The purpose of this study was to retrospectively investigate the utility of electroencephalography (EEG) for estimating the recurrence rate of seizures in pediatric patients with normal development who experienced an unprovoked first seizure. Subjects included 100 children aged 0 to 15 years with normal development who underwent an EEG for suspected first seizure between December 1, 2012 and December 31, 2016. Among the 100 subjects, 61 showed EEG abnormalities, and seizures recurred in 43 of them. Normal brain waves were observed in 39 subjects, among whom seizures recurred in 23. No statistically significant difference was found in EEG abnormalities or the rate of seizure recurrence between the groups. The EEG did not appear to be a useful tool for prediction of the possible recurrence of epileptic seizures in the future in this patient population.
Acute transverse myelitis develops with sudden spinal mobility impairment, symmetric sensory impairment, and rectal or bladder impairment. Although it is commonly treated with steroids, there remains no consistent opinion regarding their effectiveness. We present the case of a two-year, eight-month-old male child in whom steroid pulse therapy was effective. This innately healthy child was brought to hospital with the main complaint of disappearance of spontaneous movements of the bilateral upper extremities. He had developed fever and symptoms of a common cold one month prior to initial examination, at which spontaneous movements of the bilateral upper extremities were absent, and deep tendon reflexes were weak. Spontaneous movements of the lower extremities disappeared the following day, and he developed abasia. Magnetic resonance imaging of the spine showed swelling of the spinal cord from C2 through Th4 levels with high signals on T2-intensified images. Based on the clinical and radiological findings, the child was diagnosed as having transverse myelitis. Steroid pulse therapy was immediately initiated that promptly alleviated the decrease in muscle strength in the lower extremities. After the third course, the condition remitted without sequelae. Early diagnosis and steroid pulse therapy were effective in this young child with acute transverse myelitis.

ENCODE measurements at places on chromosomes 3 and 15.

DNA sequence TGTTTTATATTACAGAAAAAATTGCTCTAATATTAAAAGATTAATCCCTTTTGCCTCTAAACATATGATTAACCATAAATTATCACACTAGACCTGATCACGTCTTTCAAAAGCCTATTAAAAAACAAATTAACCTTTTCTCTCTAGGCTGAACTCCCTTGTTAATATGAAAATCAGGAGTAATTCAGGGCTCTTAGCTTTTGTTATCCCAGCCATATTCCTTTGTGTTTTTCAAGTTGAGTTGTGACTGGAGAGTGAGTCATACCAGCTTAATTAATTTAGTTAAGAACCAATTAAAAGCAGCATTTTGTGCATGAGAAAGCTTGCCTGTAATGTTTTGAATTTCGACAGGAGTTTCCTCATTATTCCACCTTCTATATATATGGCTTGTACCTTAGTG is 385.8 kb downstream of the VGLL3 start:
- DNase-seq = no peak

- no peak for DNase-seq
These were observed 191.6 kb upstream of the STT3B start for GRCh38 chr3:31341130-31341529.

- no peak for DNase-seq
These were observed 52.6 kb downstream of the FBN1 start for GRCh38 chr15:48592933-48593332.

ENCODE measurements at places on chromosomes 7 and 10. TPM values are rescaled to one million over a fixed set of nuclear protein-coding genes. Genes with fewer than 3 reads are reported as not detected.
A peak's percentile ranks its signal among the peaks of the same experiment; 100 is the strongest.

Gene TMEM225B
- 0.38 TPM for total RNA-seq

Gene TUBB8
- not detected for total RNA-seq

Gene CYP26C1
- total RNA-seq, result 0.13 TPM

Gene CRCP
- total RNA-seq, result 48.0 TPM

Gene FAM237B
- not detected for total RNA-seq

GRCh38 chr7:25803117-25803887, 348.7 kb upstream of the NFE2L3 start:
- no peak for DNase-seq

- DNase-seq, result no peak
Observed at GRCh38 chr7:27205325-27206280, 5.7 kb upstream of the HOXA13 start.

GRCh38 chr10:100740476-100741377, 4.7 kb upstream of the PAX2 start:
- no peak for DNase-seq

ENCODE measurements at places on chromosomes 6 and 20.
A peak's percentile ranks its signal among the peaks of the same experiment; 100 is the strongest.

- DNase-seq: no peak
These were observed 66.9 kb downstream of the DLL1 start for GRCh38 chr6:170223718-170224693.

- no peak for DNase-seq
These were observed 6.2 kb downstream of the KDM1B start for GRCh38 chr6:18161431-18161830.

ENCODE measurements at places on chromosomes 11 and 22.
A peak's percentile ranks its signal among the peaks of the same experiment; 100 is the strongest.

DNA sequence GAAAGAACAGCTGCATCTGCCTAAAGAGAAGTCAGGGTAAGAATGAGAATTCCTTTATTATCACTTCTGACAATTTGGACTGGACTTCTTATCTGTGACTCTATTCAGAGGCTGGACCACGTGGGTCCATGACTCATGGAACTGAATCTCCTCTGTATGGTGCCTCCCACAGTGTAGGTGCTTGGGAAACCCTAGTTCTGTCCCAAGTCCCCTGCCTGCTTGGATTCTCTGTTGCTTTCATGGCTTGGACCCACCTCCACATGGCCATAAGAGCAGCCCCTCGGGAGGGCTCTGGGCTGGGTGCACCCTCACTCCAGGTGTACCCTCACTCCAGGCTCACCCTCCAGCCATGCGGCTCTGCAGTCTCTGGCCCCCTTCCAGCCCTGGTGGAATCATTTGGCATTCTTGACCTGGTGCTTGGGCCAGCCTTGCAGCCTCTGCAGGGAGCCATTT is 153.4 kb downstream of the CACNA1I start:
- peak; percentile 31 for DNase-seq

Preterm infants are at high risk of developing invasive staphylococcal disease, not only because of immature host defense mechanisms but also secondary to intensive medical treatment required in the first few weeks of life. Staphylococcus aureus commonly causes superficial skin abscesses. Most patients with small skin abscesses present with localized pain and erythema; however, in some neonates, a skin abscess can rapidly progress to bacteremia and clinical sepsis. Previous reports have described sepsis or bacteremia causing multiple subcutaneous abscesses in extremely low birth weight (ELBW) infants, mostly due to Gram-negative rods. Ours is the first report to describe the occurrence of multiple staphylococcal pyogenic subcutaneous abscesses secondary to peripherally inserted central catheter-related sepsis in an ELBW infant. We recommend that physicians perform a thorough clinical examination including an inspection of the skin all over the body keeping in mind the possibility of multiple skin abscesses particularly in preterm infants presenting with S. aureus sepsis.